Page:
Saying it will give Marines on the ground greater agility, a Navy program manager praised the modified paratroop door on the KC-130J Harvest Hercules Airborne Weapons Kit, or Harvest HAWK.
In February, the fleet received its first Harvest HAWK modified with a pressurized, standoff precision precision-guided munitions launcher called the Derringer door.
The modified KC-130J paratroop door provides the capability to load, launch and reload standoff precision-guided munitions while the aircraft remains pressurized.
“Current tactics, techniques and procedures used by the fleet are severely limited by the time required for aircrew to go on oxygen, depressurize the aircraft and lower the cargo ramp prior to firing standoff precision guided munitions,” said Capt. Michelle Guidry, program manager, Tactical Airlift, Adversary and Support Aircraft program (PMA-207). “The Derringer door removes these steps from the firing process and provides the Marine Corps with greater tactical agility.”
Currently deployed Harvest HAWK equipped KC-130Js use a 10-round, common launch-tube system mounted on the cargo ramp. In this configuration, the aircraft must depressurize to employ Griffin missiles and the entire system must be removed to perform cargo operations.
“The Derringer door and storage rack do not interfere with the KC-130J cargo system and provide the fleet with greater flexibility to perform a wide range of missions,” said Chuck Gill, Harvest HAWK integrated product team lead for PMA-207.
Marine Aerial Refueling Transport Squadron (VMGR) 352 Harvest HAWK aircraft 167110 underwent modifications and flight testing for the Derringer door system in late 2011. Additional testing to support fleet use will take place in March 2012.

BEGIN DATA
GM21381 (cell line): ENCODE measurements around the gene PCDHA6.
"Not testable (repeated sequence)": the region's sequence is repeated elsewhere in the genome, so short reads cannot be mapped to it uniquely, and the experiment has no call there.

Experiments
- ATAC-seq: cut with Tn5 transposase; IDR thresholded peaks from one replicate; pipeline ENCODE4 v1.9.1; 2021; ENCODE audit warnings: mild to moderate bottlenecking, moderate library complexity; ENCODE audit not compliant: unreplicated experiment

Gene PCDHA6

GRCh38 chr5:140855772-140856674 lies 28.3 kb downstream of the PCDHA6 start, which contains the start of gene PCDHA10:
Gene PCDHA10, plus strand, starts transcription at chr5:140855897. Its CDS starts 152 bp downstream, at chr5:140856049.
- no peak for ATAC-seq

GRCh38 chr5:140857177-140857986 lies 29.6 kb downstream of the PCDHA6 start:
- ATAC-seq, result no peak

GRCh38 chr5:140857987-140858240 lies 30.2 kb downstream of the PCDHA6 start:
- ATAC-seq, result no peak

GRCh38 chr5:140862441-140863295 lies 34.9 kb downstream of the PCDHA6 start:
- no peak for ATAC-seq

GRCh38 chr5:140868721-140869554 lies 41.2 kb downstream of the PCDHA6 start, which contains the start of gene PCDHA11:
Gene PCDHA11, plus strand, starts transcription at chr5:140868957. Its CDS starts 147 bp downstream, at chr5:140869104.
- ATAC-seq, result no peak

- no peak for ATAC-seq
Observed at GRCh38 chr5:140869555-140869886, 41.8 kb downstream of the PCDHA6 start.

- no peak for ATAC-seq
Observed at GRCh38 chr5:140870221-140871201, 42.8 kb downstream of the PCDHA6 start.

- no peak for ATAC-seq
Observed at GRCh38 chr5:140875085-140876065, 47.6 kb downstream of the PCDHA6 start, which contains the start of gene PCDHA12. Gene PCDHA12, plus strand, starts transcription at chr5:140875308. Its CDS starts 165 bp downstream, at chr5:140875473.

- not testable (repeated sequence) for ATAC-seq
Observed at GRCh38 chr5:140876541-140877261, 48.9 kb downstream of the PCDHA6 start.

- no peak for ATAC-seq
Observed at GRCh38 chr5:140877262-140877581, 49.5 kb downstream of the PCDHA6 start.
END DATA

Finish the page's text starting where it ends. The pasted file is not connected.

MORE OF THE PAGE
Changes to the aircraft for the Derringer door modification included the installation of two vertically oriented, standoff precision-guided munitions tubes, a common launch-tube storage rack for 10 standoff precision-guided munitions and battle-management system upgrades.
Harvest HAWK is a modular roll-on, roll-off weapons system, which also includes a fire-control console, in the aircraft’s cargo compartment, where fire-control officers monitor and control the weapons and surveillance systems; an AN/AAQ-30 target sight system with infrared and electro-optic sensors mounted in the left underwing fuel tank; a launcher for four Hellfire missiles mounted in place of the left-hand air-to-air refueling pylon; and the Derringer door system for a 10-shot Griffin standoff precision-guided munitions launcher.
“Like the rest of the Harvest HAWK weapon system, the fleet can very quickly install or remove the Derringer door and its weapons rack,” Gill said.
The first KC-130J Harvest HAWK kit deployed with VMGR-352 in October 2010.
The Marine Corps has accepted delivery of three kits and expects delivery of three additional kits in the first half of fiscal year 2013.
The KC-130J platform serves the U.S. Marine Corps by providing air-to-air refueling; cargo and troop transportation and airborne delivery; medical evacuation; and battlefield illumination. A KC-130J equipped with Harvest HAWK maintains the traditional KC-130 capabilities, while adding the capability to conduct intelligence, surveillance, and reconnaissance and air-to-ground close air support missions.
“When you’re in theater, time is everything,” Guidry said. “Our Harvest HAWK crews will now be able to provide close air support faster than ever, which gives the troops on the ground the added support they need.”
Future KC-130J Harvest HAWK designated aircraft will be able to receive modifications necessary for the Derringer door system to be used when needed.
Source: Naval Air Systems Command
Date: Feb 23, 2012